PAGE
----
- The combined GDP of Commonwealth countries, with a total population of over 2.4B, is now around US$13 trillion
- Intra-Commonwealth trade expected to surpass $700 billion in 2022
- AfCFTA facilitates better access to trade across the continent for all Commonwealth citizens in member states
The 2022 Commonwealth Heads of Government Meeting (CHOGM) took place in Kigali, hosted by the President of the Republic of Rwanda, Paul Kagame in late June.
Prince Charles, Commonwealth Secretary-General Patricia Scotland, and former UK Prime Minister Boris Johnson were among the dignitaries who attended the meeting.
In his remarks, President Kagame noted that the Commonwealth’s objective is to drive inclusive growth and a common future, such that no nation, particularly the small developing countries, is left behind.
Baroness Scotland highlighted that her ambition was to facilitate trade within countries. “At the heart of our mission is trade, the lifeblood of economic activity and the arteries of the economic relationships between our Commonwealth member countries. This is the true Commonwealth advantage.”
In light of this, she officially launched the Commonwealth Digital Trade Hackathon, at the youth forum session. This dynamic initiative aims to develop innovative solutions that increase the adoption of digital technology in the Commonwealth and beyond. Under the theme ‘Harnessing Technology to Transform the Digital Trade Economy”, proposed solutions will seek to reduce trade barriers through efficient digital infrastructure, to facilitate cross-border paperless trade. In addition, it will directly engage and challenge the youth to examine the existing barriers to digital trade, and develop software solutions to overcome them.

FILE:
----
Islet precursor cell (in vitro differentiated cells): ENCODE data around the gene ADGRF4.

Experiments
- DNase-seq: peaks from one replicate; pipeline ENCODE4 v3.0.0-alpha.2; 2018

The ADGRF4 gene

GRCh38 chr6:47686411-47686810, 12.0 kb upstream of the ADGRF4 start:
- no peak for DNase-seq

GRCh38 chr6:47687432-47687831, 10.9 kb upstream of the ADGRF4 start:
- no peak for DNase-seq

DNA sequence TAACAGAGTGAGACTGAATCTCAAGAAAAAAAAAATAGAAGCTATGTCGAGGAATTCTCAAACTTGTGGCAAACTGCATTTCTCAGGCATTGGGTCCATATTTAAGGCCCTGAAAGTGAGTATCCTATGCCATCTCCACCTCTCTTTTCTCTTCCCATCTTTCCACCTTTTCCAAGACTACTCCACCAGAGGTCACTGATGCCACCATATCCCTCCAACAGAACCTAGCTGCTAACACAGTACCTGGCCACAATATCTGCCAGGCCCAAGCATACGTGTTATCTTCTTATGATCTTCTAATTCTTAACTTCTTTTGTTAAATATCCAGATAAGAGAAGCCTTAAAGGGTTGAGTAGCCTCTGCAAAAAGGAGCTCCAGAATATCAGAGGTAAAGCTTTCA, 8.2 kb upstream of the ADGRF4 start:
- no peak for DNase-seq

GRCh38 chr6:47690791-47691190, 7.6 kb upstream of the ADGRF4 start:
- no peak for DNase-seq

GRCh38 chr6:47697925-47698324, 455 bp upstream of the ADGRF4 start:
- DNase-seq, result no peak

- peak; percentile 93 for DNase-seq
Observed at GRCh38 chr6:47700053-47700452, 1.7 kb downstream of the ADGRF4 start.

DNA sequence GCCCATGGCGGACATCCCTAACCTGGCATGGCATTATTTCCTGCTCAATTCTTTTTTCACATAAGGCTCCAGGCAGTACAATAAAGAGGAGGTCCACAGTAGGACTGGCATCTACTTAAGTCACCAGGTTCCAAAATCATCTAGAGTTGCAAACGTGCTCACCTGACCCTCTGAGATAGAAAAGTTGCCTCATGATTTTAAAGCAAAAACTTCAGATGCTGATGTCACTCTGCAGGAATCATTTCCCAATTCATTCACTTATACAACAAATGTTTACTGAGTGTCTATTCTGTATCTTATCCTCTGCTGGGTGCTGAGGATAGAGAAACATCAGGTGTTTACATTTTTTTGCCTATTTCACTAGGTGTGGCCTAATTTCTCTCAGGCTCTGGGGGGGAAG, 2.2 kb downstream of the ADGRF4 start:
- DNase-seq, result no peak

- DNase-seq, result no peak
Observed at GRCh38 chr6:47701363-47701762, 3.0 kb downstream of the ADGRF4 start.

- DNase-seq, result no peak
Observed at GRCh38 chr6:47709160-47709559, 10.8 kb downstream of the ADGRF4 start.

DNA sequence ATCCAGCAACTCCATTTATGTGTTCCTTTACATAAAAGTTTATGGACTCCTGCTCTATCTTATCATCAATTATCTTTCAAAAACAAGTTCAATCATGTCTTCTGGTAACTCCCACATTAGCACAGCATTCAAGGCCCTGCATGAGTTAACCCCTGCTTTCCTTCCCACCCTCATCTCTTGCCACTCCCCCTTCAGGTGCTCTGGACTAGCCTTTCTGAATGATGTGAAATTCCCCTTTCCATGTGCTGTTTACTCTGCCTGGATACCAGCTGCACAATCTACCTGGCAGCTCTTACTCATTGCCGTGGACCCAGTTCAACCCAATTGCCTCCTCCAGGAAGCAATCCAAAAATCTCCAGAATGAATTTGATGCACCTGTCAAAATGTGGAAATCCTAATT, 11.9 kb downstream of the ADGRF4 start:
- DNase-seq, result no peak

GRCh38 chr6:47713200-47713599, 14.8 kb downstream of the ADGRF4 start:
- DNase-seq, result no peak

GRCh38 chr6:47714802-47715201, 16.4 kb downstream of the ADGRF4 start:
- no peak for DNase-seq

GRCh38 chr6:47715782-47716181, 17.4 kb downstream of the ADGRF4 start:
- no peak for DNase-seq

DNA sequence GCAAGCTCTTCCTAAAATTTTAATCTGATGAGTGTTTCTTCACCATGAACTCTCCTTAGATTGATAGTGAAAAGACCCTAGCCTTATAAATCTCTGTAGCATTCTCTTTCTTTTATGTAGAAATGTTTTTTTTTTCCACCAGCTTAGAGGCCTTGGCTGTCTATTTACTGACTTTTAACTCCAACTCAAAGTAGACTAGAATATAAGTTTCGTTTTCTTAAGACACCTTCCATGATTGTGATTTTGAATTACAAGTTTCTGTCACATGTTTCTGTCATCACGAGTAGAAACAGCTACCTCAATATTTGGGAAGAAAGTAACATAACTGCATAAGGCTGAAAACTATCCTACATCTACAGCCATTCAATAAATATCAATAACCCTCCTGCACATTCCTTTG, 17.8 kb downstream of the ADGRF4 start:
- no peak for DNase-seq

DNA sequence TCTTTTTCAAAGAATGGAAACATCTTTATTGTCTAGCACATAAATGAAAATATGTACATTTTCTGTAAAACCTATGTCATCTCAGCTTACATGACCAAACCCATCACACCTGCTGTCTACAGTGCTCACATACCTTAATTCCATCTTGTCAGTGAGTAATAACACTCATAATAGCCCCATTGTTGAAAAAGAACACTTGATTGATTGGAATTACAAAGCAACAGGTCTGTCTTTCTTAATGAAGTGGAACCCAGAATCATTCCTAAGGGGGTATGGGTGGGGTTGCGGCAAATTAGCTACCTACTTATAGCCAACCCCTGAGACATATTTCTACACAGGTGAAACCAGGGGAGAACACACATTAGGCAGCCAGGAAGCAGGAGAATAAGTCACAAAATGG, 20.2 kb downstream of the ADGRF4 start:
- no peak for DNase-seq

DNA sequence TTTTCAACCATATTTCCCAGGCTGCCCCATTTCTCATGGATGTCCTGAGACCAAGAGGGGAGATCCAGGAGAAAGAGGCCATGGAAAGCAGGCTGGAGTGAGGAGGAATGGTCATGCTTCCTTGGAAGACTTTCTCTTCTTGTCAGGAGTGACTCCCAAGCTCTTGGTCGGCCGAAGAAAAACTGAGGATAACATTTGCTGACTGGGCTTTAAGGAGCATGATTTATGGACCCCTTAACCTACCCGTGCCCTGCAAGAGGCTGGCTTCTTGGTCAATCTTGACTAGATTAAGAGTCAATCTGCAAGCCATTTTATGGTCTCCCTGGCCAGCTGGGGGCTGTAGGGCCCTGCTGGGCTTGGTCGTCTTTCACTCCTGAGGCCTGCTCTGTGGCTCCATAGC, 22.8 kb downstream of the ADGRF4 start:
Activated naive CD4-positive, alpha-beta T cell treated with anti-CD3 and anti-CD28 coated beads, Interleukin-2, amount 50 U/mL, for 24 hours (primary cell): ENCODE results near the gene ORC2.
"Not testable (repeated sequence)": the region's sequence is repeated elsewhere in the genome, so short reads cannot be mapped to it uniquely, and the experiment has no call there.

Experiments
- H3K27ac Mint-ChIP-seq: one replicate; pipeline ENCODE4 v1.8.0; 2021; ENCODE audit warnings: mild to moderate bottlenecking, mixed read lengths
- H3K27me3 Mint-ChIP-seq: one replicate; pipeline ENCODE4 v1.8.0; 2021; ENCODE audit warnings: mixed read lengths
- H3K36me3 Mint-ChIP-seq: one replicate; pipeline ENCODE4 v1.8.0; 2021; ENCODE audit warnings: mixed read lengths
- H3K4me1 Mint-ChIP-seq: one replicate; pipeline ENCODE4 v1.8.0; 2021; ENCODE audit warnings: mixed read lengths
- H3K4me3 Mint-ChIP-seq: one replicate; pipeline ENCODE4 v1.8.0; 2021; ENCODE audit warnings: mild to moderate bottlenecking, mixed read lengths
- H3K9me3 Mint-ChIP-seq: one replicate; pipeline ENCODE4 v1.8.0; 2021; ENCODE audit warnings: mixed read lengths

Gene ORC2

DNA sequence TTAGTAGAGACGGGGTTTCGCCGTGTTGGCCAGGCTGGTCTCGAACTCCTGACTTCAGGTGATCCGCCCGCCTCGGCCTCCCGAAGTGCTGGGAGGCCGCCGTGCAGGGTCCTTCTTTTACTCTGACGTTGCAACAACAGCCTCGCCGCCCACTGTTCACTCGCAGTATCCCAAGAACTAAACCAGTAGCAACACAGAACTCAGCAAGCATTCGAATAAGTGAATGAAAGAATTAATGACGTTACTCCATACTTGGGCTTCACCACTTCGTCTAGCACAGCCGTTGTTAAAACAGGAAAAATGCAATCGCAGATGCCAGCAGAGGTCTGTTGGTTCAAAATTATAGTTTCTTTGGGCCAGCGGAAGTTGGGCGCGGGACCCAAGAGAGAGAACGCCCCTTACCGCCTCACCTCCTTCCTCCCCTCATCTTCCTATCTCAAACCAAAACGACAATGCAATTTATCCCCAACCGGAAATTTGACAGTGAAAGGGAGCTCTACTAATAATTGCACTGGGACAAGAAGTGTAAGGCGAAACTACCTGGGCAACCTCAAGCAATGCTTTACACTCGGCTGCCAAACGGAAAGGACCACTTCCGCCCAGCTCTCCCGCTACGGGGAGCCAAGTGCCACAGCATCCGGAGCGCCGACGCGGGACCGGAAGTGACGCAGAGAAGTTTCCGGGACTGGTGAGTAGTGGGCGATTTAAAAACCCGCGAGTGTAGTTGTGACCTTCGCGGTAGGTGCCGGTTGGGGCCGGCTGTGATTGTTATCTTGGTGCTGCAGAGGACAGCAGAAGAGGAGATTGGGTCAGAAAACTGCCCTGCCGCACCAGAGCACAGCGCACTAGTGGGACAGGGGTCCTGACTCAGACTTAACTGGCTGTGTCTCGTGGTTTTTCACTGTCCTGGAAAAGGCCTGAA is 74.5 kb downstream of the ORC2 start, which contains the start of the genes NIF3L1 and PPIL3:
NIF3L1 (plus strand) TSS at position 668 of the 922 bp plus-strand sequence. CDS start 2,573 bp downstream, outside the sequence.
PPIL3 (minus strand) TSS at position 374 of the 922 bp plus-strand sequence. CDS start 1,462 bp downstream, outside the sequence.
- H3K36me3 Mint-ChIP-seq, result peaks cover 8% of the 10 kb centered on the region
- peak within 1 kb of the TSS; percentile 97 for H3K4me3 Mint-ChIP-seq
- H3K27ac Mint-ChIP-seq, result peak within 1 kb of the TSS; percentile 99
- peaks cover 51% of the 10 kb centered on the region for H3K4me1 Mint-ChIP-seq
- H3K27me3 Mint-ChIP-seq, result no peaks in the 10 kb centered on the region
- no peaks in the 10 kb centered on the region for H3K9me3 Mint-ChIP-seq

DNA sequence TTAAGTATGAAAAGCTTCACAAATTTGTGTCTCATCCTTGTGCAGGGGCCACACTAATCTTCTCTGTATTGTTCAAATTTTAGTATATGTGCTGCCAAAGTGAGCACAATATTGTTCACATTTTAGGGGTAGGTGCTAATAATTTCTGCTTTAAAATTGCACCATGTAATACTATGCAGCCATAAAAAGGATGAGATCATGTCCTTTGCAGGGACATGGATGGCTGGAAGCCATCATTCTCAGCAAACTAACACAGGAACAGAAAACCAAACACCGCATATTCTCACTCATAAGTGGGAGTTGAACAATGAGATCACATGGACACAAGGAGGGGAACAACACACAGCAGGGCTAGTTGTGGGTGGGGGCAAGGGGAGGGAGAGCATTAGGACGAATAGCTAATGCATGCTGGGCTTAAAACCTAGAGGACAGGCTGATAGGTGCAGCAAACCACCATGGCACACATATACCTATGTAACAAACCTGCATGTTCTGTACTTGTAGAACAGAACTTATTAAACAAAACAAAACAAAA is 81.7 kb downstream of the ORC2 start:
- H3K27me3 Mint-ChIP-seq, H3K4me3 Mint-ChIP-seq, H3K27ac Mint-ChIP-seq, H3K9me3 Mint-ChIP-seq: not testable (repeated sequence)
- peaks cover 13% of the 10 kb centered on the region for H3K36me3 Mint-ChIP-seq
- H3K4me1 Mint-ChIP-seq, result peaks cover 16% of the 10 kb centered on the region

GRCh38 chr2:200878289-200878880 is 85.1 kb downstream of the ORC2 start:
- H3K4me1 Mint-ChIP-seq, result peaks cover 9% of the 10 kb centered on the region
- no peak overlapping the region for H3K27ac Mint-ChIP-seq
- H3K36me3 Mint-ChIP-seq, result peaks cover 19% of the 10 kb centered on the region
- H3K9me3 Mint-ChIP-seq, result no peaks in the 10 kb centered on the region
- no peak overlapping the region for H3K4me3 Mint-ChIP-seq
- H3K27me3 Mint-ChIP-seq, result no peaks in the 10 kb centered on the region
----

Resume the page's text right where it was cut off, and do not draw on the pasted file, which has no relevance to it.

Trade between Commonwealth member states has been steadily growing exponentially. Kenya hosted the second Intra-Commonwealth SME Trade Summit (ICSA), which is a platform where businesses showcase their products and services. The Summit brought together high-level policymakers from ministries of trade and industry across the Commonwealth, to compare notes on their schemes for promoting international trade, strengthening SME’s and linking them to the global economy. In a keynote address at the Summit, SG Scotland noted that currently, the intra-Commonwealth trade amounts to almost 20 per cent of the total global trade of the Commonwealth, and there was immense potential for it to grow more.
Integrating AfCFTA under the Commonwealth Aegis
How can member states leverage their commonwealth connections to collaborate and drive sustainable economic growth in Africa?